Do I Have a Variegated Monstera Plant? Here Are the Signs!

Monstera Thai Constellation with marble pattern.

Imagine you are watering your Monstera plant. Suddenly, you notice one section of the leaf that is strangely different in color. What is that small white line on my Monstera Deliciosa? Could it be variegation?

A variegated Monstera can be identified by its marble-like textures on leaves, vines, and stems. This variegation often varies in color from cream white (albo), yellow (aurea), to green (sport). Unfortunately, it is very easy to mistake a mosaic virus for variegation.

In this article, I will guide you on accurately identifying the different varieties of Monstera Variegata and estimating the plant’s value.

Let’s get started!

What Causes of Variegation in Monstera?

There are three possible causes of variegation on Monstera plants:

Natural Mutation

Genetic mutations, also known as chimeral variegation, can cause chloroplast defects in leaves, causing the leaves to fail to produce chlorophyll.

Chlorophyll is the green pigment that enables leaves to produce energy to grow through photosynthesis.

Thus, the absence of chlorophyll in part of a plant’s leaves will result in that area having a solid white color.

You should know that variegation caused by natural mutation is not stable and may turn green again. Once you lose the variegation, new leaves will not have variegation either.

Tissue Culture

Tissue culture is a force variegation technique done in labs to intentionally cause the Monstera cuttings to lack chlorophyll.

This technique permanently damages the genetic cells of the plant, which makes variegation stable. Your Monstera will not lose variegation over time.

Mosaic Virus

Mosaic virus also causes spots of white, yellow or green discoloration on leaves. As a result, Mosaic viruses are often mistaken for variegation in Monstera.

Mosaic virus on Monstera Adansonii
Mosaic virus on Monstera Adansonii. Image credit to SNG68

However, this is a rare plant disease that will kill your Monstera and spread to other plants.

Unfortunately, the Mosaic virus is not treatable. If your Monstera is infected, you will need to remove and destroy the plant. Don’t compost them because this can allow the virus to remain viable.

Patterns on Monstera Variegation

There are two types of variegation patterns in Monstera:

Sectoral Pattern

Sectoral variegation will have large patches of creamy white color, and sometimes one leaf may turn all white.

Marble Pattern

Marble variegation patterns have evenly-distributed patches of light and dark across the surface of the leaves.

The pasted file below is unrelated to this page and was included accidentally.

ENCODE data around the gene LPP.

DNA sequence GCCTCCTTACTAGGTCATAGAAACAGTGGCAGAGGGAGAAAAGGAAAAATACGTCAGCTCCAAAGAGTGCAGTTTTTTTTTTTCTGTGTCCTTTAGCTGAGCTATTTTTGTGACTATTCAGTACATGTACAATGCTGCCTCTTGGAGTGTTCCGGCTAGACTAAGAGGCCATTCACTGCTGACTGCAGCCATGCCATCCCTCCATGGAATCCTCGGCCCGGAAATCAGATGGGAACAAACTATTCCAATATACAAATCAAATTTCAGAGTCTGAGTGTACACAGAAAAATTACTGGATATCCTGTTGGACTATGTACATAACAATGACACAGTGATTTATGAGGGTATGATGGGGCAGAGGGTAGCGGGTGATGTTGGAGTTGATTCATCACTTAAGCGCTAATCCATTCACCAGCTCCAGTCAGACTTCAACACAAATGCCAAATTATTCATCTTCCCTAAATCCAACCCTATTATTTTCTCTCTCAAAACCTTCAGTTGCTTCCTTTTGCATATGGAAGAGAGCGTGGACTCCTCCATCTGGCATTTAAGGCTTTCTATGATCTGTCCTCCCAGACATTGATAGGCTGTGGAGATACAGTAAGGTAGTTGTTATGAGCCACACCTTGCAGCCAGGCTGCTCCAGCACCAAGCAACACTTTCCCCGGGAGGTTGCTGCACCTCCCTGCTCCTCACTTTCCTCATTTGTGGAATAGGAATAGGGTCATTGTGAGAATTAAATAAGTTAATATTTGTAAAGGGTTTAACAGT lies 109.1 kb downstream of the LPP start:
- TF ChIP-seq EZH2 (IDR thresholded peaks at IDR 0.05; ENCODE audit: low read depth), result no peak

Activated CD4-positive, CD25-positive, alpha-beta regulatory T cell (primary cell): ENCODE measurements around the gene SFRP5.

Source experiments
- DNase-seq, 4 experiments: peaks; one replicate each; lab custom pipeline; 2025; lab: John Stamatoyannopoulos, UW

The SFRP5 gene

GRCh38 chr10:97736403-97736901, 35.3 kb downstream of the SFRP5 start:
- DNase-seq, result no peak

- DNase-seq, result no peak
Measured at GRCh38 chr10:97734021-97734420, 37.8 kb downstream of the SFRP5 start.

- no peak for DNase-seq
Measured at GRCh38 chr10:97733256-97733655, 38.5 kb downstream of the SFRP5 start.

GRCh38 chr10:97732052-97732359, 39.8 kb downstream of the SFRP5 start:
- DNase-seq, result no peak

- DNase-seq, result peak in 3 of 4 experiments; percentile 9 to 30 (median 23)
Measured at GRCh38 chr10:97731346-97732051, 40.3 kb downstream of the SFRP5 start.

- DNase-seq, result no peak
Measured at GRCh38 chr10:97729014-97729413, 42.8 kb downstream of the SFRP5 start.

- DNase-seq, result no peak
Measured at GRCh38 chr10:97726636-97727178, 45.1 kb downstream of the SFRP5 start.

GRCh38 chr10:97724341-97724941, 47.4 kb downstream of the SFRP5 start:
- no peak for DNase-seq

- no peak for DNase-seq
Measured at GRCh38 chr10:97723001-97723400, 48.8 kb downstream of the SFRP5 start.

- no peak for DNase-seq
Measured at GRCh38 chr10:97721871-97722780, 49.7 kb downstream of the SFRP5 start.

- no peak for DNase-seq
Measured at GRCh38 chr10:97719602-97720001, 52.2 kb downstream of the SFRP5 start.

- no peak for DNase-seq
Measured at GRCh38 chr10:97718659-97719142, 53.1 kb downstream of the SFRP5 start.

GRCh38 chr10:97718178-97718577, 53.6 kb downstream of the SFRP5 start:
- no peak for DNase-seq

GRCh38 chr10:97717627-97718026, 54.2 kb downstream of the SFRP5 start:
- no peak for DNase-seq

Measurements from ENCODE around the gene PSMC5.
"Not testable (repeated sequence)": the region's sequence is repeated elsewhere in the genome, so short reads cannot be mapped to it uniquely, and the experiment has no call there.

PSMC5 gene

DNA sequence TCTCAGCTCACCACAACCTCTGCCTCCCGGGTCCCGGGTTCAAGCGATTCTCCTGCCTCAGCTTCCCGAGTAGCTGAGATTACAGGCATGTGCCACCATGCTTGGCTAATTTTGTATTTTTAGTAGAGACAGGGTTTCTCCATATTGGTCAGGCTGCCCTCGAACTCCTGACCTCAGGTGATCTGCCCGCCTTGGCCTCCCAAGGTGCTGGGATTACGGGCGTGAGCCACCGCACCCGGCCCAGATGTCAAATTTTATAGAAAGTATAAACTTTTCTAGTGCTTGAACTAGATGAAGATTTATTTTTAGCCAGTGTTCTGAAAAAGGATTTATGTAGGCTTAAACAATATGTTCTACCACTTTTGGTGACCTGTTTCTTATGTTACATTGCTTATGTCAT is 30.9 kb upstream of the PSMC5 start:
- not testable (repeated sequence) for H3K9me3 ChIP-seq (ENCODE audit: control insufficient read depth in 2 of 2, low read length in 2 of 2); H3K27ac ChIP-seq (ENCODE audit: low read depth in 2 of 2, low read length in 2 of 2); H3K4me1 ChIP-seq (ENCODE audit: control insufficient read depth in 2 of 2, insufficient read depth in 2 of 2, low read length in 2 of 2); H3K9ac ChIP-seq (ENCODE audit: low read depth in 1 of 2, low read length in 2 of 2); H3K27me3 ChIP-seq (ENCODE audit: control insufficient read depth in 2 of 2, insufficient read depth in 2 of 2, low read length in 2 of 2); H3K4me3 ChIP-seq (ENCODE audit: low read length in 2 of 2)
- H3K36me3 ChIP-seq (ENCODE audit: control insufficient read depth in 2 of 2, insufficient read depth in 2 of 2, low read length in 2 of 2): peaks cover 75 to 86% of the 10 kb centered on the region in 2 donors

Types of Variegation Colors

I bet you know of white cream Monstera variegation, as that is the most commonly shared type on social media.

However, there are actually three different colors of variegation found in Monstera:

– Sport (Light green variegation)

– Aurea (Yellow variegation)

– Albo (White or cream variegation)

Depending on the color of the variegation, each is called a different name.

For example, if you happen to have a white variegated Monstera Deliciosa, then you would call it a Monstera Deliciosa Albo. But, if it’s yellow-variegated, you’ll know that what you have is called a Monstera Deliciosa Aurea.

Here are some of the most popular Monstera Variegata that are available online:

Monstera Albo Borsigiana

Although some argue that Monstera Deliciosa is different than Borsigiana, it is actually the same species.

Thanks to Instagram, Monstera Albo Borsigiana has become one of the most popular Monstera variegata.


The variegation on M. Albo Borsigiana is caused by natural mutation and will manifest as large patches of white on the leaves. These patches are unstable and can turn back green.

A single cutting of Monstera Albo Borsigiana is worth about $250, while a rooted plant can cost anywhere from $400 to $1,000, depending on the number of leaves it has.

Monstera Thai Constellation

This popular house plant has been subjected to artificial mutation and is a product of plant tissue culture in a lab in Thailand.


It has beautiful variegation of both sectoral and marble patterns, making it among the most sought-after plants. As a tissue cultured plant, the variegation is very stable and will be inherited to new leaves as they grow.

I’ve never seen Thai Constellation sold as a cutting, but a rooted Monstera Thai Constellation can cost anywhere from $250 to $350.

Monstera Deliciosa Aurea

Monstera Deliciosa Aurea, also known as Monstera Marmorata, has yellow-colored variegation that resembles the appearance of a Golden Pothos.

Its sectoral pattern variegation is also unstable and requires proper care to maintain. If you find any leaves have turned green, trim them straight away to preserve the variegation.

The Aurea variety of Monstera Deliciosa is extremely rare, reflected in its high price. A rooted plant will cost anywhere between $2,000 -$3,000!

Is It Possible for Regular Monstera to Develop Variegation?

Although uncommon, regular Monstera can develop variegation over time. A friend of mine got lucky where one of his Monstera Deliciosa cuttings start to show Albo variegation. 

The chances of randomly developing a variegated Monstera are only about 1 in 100,000. This means, to get a variegated Monstera, you would have to propagate 100,000 cuttings and hope one of the cuttings develops variegation. 

Do you now understand why Monstera variegata can often be extremely expensive?

Gabriella Anastasia

I have been growing houseplants for most of my life and have been collecting them ever since I was 11 years old.  Now 33, I've always had a green thumb (even though my parents thought otherwise) and love to share my knowledge with others.

Recent Posts